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Why Rickie Lambert's Reported Liverpool Reunion Makes Sense

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Mike Hewitt

Brendan Rodgers is reportedly close to signing a Southampton player, but not the one many expected Liverpool to nab from the Saints. Rather than Adam Lallana (or any of the other Southampton names recently linked to the Reds), it's veteran striker Rickie Lambert who looks to be Anfield bound for a fee of around £4m plus add ons. After taking a moment to shake off the shock created by the unexpectedness of the potential move, the addition of Lambert begins to make a whole lot of sense.

Liverpool are not a poor club, but in contrast to domestic rivals such as Chelsea and Manchester City or European teams like PSG, they are at a money disadvantage and therefore must locate overlooked talent pools where bargains can be found. In other words, Brendan Rodgers and his staff have to determine market inefficiencies to exploit in order to remain competitive with sides that can blow them out of the water in terms of pure financial muscle.

It's encouraging then that Liverpool are looking to a 32-year-old atypical striker to supplement an already potent attack force instead of chasing an overrated forward out of their price range. Rickie Lambert is not the slick future phenom that the big money teams are after and he comes with little glamour or flair - he's past his prime, built like a bear, and scores a large percentage of his goals outside of open play. But because of these things he only costs £4m, making him an ideal fit for Liverpool.

Lambert can obviously provide additional depth to Liverpool's front line, but more importantly, he can give Rodgers a new attacking wrinkle. As much as Rodgers loves to play attractive football, there will be situations next season that call for a more physical, rugged approach. Lambert is the type of player you want in the second leg of a Champions League Quarterfinal, backed against the wall in a foreign country, desperately clinging to a slim lead on aggregate with either Suarez or Sturridge banged up. He's powerful and experienced, two qualities that Liverpool lacked at times last year. And for a player known for his aerial ability, he has plenty of playmaking prowess with his feet.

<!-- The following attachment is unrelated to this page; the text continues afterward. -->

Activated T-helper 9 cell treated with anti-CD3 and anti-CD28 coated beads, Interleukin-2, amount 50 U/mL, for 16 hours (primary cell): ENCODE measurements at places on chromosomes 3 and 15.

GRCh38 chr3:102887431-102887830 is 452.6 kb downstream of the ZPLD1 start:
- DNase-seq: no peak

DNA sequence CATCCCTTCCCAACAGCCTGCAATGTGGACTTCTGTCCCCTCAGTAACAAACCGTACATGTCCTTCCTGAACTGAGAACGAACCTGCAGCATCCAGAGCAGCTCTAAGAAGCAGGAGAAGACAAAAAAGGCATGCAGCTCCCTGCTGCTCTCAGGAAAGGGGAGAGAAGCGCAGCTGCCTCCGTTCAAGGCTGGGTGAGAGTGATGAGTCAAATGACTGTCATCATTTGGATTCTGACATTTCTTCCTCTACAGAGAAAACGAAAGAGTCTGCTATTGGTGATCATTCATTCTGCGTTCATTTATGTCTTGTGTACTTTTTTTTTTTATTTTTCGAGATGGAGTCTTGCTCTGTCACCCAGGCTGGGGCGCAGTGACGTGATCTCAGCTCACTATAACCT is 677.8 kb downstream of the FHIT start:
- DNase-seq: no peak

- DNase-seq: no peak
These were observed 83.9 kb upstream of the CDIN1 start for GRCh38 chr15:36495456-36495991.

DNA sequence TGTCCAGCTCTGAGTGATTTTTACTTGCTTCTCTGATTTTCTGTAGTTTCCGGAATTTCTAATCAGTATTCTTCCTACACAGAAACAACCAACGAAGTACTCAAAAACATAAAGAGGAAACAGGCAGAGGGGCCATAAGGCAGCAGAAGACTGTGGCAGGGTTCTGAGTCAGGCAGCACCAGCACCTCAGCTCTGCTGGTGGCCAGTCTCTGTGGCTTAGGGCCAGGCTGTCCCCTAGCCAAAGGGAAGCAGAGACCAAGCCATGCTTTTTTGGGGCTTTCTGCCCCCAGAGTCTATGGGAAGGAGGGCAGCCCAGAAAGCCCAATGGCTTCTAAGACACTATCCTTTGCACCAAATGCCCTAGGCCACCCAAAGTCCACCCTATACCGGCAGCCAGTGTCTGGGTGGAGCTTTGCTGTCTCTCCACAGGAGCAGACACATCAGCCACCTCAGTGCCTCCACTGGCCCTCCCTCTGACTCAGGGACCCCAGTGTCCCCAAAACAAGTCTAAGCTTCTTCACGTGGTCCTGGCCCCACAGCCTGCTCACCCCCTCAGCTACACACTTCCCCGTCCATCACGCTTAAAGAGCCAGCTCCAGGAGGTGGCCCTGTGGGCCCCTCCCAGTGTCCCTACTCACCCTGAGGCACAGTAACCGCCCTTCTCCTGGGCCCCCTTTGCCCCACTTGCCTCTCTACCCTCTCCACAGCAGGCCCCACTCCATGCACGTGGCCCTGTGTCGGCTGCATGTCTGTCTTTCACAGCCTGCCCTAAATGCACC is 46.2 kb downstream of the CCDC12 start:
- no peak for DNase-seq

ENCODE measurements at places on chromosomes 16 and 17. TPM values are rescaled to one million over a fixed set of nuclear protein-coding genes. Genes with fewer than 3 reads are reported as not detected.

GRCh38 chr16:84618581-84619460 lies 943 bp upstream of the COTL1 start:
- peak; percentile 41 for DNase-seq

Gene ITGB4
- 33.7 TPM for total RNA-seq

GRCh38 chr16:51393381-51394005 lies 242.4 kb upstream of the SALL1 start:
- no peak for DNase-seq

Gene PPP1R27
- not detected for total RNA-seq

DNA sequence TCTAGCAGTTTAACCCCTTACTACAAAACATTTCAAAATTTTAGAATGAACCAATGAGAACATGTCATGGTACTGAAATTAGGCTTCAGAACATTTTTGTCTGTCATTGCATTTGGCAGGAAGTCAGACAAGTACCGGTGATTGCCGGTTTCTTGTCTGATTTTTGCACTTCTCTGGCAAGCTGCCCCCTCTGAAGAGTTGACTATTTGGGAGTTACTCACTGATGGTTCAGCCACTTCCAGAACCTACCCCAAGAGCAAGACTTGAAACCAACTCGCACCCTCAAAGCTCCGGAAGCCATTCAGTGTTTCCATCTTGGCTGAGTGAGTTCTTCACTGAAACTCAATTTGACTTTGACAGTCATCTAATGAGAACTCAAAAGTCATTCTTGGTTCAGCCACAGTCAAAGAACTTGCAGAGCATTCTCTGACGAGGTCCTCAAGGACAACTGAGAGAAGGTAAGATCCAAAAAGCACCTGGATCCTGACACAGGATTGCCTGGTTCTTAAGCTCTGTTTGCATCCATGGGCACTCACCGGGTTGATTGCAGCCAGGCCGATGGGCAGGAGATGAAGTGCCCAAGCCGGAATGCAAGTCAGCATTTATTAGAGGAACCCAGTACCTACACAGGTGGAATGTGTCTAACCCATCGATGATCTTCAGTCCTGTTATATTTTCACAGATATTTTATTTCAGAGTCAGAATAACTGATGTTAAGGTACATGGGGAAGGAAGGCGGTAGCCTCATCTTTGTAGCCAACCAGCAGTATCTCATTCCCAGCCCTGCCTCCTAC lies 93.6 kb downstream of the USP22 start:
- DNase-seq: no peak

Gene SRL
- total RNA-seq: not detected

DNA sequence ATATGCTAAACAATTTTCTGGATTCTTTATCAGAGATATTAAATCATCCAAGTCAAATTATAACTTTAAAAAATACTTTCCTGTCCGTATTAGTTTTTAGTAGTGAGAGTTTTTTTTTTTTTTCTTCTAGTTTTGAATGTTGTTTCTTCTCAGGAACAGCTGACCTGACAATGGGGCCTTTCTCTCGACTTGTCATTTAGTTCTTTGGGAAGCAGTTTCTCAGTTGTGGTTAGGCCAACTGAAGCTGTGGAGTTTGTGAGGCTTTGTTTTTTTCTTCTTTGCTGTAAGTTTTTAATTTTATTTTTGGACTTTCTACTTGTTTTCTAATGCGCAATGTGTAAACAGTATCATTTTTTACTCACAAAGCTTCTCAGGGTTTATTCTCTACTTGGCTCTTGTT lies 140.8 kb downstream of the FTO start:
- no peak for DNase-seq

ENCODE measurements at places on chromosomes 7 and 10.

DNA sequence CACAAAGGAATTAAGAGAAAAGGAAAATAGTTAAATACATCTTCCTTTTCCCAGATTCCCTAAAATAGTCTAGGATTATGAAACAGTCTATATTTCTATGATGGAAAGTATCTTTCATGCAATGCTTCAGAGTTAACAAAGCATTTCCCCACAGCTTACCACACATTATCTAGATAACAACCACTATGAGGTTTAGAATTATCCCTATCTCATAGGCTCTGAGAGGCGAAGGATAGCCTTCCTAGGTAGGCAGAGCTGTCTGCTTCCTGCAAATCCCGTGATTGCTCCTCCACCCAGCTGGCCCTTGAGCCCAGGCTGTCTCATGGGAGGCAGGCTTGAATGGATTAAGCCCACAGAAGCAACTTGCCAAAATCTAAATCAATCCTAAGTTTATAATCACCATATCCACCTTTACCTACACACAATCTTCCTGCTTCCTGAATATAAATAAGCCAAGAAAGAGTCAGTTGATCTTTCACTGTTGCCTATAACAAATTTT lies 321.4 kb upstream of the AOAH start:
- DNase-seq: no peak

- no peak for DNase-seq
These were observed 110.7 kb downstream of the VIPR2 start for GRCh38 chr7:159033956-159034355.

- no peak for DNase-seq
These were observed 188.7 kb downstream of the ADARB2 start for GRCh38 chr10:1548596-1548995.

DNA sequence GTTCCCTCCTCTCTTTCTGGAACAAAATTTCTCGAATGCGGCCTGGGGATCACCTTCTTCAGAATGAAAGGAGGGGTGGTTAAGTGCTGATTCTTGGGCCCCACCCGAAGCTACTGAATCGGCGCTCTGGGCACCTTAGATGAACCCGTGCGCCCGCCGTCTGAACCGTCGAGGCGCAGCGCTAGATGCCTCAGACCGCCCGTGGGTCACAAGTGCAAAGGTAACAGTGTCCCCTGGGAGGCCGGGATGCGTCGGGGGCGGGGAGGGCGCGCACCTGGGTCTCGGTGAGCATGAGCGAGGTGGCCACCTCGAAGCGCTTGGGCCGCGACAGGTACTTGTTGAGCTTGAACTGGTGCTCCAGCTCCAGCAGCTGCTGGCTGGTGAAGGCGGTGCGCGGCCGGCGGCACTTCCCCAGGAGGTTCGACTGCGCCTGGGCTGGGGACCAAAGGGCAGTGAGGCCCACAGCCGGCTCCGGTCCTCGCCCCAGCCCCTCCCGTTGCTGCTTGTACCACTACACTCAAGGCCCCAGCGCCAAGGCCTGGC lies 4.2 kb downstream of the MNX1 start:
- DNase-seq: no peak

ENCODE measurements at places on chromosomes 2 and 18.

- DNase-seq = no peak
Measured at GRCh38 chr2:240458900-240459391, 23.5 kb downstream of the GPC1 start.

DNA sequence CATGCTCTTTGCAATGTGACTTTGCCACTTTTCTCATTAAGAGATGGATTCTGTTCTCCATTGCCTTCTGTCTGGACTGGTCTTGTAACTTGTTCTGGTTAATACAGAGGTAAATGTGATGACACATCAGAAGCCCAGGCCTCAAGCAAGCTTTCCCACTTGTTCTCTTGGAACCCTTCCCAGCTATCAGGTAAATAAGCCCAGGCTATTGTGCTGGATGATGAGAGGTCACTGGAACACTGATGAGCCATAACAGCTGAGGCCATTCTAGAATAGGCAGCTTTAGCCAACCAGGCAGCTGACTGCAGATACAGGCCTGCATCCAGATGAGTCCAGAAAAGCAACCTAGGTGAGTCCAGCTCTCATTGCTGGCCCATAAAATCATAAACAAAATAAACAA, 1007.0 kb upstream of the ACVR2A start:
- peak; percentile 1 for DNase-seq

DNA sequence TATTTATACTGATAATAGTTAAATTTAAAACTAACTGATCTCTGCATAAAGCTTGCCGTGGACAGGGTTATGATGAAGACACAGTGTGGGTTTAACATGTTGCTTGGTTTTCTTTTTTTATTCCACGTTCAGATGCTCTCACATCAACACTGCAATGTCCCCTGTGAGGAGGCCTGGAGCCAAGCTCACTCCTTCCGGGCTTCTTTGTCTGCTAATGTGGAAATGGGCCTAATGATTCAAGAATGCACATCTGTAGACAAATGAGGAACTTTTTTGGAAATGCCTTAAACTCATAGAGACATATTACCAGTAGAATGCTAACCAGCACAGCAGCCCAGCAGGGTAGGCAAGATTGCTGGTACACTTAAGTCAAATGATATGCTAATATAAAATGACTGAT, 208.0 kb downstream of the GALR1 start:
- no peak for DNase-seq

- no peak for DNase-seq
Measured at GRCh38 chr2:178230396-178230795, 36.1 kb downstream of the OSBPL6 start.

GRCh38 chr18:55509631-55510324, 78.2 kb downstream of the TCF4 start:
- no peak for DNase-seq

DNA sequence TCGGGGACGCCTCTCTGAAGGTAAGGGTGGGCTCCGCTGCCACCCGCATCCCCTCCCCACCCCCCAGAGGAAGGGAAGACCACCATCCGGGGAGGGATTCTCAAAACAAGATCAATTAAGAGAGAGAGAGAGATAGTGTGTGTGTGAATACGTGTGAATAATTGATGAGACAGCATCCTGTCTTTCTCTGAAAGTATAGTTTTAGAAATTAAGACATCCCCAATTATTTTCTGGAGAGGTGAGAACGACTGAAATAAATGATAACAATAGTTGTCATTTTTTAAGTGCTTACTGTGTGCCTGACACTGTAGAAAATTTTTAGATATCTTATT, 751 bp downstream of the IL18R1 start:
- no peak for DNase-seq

The move, if completed, may cause some people to question Fabio Borini's future, but I actually think that getting Lambert cements Borini into Rodgers' long-term plans. At the age of 32, Lambert is a temporary figure for Liverpool who will help the team for a season or two and then move on, whereas Borini is expected to remain at Liverpool for much longer. And so if Lambert is our only striker signing (which is likely), Borini will have no long-term competition for his role in Liverpool's squad rotation.

Rickie Lambert won't be what makes or breaks this transfer window - Liverpool must make several major additions to the squad regardless - but he's cheap and he's a good player to have around. Furthermore, the shrewd nature of this rumored deal shows a thoughtfulness in how Liverpool are choosing to spend their money, which bodes well for future dealings.